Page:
Sometimes, companies want employees to think like owners, and for good reason. With a vested interest in their work and the team’s success, employees are more motivated to perform at the highest level. They also focus on what’s best for the business rather than just themselves. But firing an employee with “skin in the game” can be a mess, as was the case in Dwyer v. Avo Construction LLC, Index No. 53784/2019.

In 2014, Avo Construction hired John Dwyer as its Director of Construction. According to Dwyer, the Company referred to him as a partner. Avo also offered Dwyer the opportunity to invest in projects. Soon after he started working for the Company, Dwyer made a $100,000 loan to an Avo-related entity working on a specific project. The loan documents were signed by Elizabeth McDonald, Avo’s sole member, who also signed a personal guaranty.  Dwyer was repaid the principal, plus a 12% return. This was the first of four loans that Dwyer made to Avo projects from 2014 to 2018. Each time he received essentially the same loan documents and was repaid his principal investment with a 12% return.

Eventually, in November 2017, the Company asked Dwyer for money to help make payroll for projects. Over a ten-week period, Dwyer contributed $237,000. According to Dwyer, the Avo acknowledged and recorded the loans, and he provided the funds based on the parties’ prior loan experience. Even though, Dwyer says, he was told he would receive paperwork to memorialize these loans, just as he did with the others, and two other individuals working for the Company promised him orally and in writing that he would receive repayment with interest, no loan documents were signed. In January 2019, Avo fired Dwyer.

Dwyer then sued Avo, McDonald, and the two others who promised he would get repaid.

Breach of Contract

Avo moved to dismiss Dwyer’s breach of contract claim, but Justice Walsh denied Avo’s motion based on Avo’s receipt of $237,000 from Dwyer and his allegation that Avo agreed to repay him on terms similar to those in the other loans he made to Avo. Justice Walsh, however, dismissed the breach of contract claim against the individuals because Dwyer did not allege that they agreed to be bound by the payroll loans in their personal capacities. Justice Walsh explained that, “[a] corporate officer may not be held personally liable merely because, while acting for the corporation, he made decisions and took steps that resulted in the corporation’s breaching its contract” (citations omitted). “In order to hold a corporate officer liable for inducing the corporation to breach its contract, it must be alleged and proved that the officer’s actions were taken outside the scope of employment, that the officer personally profited from the acts, or that the officer committed any independently tortious acts” (citations omitted).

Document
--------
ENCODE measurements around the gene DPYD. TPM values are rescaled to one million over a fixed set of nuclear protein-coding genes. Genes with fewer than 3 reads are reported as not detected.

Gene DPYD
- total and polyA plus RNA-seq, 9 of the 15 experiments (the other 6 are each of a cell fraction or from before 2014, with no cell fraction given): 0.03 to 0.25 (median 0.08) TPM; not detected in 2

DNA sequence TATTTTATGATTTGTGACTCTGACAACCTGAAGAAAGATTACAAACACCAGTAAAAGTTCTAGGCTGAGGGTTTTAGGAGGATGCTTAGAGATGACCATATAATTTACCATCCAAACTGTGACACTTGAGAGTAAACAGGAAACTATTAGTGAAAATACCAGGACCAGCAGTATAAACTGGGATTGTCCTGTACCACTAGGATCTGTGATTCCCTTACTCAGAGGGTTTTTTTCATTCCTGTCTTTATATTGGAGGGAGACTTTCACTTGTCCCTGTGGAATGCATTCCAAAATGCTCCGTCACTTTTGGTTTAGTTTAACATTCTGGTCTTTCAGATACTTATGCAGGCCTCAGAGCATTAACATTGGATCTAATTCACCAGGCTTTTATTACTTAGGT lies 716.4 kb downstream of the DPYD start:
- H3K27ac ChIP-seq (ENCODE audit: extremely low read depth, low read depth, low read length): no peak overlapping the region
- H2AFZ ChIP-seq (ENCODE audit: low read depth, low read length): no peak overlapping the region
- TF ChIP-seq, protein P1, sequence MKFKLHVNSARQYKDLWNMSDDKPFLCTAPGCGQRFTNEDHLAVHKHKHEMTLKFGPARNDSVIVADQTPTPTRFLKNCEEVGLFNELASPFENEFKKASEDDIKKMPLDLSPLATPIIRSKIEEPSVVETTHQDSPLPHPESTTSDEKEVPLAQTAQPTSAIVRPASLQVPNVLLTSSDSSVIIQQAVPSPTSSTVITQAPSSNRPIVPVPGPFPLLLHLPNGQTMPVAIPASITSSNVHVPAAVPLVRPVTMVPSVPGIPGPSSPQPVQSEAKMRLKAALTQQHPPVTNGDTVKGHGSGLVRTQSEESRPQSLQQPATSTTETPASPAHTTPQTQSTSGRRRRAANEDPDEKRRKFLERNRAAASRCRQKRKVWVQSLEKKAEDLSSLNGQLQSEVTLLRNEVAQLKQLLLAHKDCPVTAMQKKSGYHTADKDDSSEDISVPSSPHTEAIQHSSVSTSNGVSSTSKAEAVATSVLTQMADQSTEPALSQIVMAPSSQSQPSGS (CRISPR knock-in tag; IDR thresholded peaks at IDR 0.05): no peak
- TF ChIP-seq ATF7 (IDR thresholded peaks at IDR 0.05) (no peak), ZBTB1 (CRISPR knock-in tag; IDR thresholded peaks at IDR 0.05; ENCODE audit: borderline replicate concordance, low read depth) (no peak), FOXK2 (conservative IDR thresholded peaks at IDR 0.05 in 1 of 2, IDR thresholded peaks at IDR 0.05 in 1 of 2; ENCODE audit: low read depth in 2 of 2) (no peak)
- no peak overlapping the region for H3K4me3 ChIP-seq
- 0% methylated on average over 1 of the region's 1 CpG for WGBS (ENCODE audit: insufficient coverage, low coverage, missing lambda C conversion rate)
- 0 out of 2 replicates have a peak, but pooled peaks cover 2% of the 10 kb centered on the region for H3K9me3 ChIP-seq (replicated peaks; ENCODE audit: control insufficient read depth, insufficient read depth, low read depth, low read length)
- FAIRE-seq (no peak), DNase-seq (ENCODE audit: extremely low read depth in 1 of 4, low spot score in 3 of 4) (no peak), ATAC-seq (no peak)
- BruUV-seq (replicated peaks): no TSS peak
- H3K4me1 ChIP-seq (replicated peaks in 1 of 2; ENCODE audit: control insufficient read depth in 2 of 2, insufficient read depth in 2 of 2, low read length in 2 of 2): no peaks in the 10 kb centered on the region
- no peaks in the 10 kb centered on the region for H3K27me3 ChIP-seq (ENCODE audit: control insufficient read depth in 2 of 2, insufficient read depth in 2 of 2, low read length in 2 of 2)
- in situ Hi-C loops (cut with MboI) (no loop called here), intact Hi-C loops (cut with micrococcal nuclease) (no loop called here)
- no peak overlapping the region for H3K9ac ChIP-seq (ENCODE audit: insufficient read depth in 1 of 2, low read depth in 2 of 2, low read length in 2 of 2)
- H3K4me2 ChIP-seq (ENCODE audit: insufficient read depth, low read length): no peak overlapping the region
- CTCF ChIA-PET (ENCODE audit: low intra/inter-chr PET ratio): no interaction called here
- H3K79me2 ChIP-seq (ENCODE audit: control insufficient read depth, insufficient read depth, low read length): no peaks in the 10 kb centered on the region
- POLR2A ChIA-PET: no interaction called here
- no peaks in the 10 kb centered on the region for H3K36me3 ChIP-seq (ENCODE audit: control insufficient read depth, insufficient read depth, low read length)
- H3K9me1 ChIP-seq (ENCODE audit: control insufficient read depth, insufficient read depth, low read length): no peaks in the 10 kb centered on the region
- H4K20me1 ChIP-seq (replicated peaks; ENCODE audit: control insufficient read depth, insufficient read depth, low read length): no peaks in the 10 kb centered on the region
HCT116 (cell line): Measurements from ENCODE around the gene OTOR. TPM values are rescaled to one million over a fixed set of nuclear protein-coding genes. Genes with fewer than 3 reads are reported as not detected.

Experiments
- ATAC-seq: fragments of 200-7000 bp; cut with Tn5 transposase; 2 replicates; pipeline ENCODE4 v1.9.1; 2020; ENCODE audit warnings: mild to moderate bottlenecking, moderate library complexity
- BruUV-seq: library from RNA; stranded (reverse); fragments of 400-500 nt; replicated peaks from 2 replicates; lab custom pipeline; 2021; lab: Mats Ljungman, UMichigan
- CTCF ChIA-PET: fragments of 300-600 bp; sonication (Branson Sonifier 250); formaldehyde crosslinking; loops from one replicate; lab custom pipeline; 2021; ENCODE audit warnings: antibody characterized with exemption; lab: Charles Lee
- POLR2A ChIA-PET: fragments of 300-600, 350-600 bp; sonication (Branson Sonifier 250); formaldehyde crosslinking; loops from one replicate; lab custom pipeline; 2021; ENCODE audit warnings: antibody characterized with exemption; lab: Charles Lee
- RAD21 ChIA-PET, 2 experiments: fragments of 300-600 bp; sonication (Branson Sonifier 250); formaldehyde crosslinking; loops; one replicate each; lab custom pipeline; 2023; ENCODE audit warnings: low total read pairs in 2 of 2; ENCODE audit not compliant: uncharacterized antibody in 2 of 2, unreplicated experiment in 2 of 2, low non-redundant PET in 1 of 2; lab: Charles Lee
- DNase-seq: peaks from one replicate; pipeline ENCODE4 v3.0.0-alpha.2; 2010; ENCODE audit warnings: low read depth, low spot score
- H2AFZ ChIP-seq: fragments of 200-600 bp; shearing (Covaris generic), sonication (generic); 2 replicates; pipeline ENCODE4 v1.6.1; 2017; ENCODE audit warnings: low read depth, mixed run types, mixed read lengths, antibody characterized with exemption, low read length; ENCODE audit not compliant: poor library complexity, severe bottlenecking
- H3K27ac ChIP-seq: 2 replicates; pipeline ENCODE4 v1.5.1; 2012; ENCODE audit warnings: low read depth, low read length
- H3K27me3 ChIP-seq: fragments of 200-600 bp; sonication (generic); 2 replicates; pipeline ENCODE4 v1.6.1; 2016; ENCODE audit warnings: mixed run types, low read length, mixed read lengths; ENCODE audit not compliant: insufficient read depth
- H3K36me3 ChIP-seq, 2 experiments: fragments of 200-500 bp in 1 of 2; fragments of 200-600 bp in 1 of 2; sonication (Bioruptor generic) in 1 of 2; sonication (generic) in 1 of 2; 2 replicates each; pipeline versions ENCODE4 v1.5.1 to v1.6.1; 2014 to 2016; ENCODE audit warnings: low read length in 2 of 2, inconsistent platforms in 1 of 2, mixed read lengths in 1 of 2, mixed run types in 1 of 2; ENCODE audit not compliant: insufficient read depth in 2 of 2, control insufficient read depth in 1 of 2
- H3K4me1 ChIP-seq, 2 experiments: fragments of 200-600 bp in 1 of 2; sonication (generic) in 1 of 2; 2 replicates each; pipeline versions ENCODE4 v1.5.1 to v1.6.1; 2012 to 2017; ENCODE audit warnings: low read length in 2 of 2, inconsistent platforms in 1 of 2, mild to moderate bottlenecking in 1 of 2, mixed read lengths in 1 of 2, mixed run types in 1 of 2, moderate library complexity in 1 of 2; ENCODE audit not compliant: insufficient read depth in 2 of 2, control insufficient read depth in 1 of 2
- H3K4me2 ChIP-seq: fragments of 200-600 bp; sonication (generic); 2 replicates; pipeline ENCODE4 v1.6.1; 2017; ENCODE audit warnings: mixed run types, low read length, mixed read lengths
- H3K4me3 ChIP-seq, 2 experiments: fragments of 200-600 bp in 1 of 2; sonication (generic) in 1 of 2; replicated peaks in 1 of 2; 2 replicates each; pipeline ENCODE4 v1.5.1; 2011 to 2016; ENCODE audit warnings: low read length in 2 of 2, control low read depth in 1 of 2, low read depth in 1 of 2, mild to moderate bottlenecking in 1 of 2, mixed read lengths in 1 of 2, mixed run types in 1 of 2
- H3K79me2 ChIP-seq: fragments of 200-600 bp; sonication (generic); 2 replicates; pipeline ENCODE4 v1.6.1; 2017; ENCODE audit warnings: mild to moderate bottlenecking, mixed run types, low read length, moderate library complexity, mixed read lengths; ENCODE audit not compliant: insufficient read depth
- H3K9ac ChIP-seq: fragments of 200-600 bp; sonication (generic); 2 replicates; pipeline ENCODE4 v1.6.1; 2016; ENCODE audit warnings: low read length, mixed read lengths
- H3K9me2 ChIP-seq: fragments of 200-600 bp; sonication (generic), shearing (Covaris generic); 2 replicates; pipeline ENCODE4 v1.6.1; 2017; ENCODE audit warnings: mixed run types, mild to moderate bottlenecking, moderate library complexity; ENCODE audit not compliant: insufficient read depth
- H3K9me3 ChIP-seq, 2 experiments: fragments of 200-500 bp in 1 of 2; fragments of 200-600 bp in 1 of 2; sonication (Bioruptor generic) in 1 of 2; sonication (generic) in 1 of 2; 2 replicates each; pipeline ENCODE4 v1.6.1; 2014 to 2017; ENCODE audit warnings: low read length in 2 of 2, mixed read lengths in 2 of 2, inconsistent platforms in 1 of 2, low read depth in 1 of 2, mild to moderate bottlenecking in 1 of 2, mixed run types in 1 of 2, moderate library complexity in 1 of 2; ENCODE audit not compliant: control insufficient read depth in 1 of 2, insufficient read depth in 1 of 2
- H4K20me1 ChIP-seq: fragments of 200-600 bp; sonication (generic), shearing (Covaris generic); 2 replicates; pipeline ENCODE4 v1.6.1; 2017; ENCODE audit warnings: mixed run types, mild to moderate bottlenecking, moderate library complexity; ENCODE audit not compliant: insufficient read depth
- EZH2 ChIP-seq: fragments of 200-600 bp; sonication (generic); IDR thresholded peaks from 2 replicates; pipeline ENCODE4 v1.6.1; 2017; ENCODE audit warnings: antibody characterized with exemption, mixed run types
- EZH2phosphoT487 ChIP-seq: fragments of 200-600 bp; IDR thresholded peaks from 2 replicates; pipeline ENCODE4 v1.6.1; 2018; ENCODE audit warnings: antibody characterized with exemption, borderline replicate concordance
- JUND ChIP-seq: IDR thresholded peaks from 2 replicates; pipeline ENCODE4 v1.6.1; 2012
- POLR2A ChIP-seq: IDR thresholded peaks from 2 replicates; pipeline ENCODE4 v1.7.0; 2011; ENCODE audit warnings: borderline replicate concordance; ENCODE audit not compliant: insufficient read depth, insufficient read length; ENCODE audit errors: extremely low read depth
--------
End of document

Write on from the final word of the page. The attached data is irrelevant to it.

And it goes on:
Unjust Enrichment

Unjust enrichment claims are typically dismissed where there is a valid and enforceable contract between the parties. But here, Justice Walsh sustained this claim against Avo as not duplicative because “Avo is disputing that there was any agreement between the parties with regard to this loan” (citing, inter alia, First Class Concrete Corp. v. Rosenblum, 167 A.D.3d 989 (2d Dep’t 2018) (“[s]ince the defendants disputed the existence and enforceability of a contract covering the dispute at issue, the plaintiff was entitled to allege causes of action to recover for unjust enrichment and in quantum meruit as alternative theories of relief”)).

As against the individual defendants, Justice Walsh dismissed this claim “because Plaintiff has not alleged that the individual defendants were parties to the contracts and that they were individually enriched by Plaintiffs loan of $237,000 to Avo to meet its payroll” (citing Auguston v. Spry, 282 A.D.2d 489 (2d Dep’t 2001)).

Constructive Trust

Dwyer alleged that prior to his termination, he had been held out as an Avo partner and, thus, had additional rights under law and equity. He alleged that the parties’ agreements evidence a trust relationship engendering fiduciary duties to preserve and protect his interests and that because Defendants breached that duty and unjustly enriched themselves, the Court must impress a constructive trust on Avo’s assets. But the Court dismissed this claim because Dwyer did not sufficiently allege a confidential or fiduciary relationship between himself and Defendants. Justice Walsh held that, at most, Plaintiff alleged an employer-employee relationship, “which does not involve a confidential or fiduciary relationship” (citing Budet v. Tiffany & Co., 155 A.D.2d 408 (2d Dep’t 1989) (“an employer owes an employee at will no fiduciary duty”) (citation omitted)).

Takeaway: Companies can’t have their cake and eat it too. If they want employees to take a stake in the business, they must treat them as investors. If, instead, they view them as mere “at will” employees and fire them without returning their investments, litigation will ensue.

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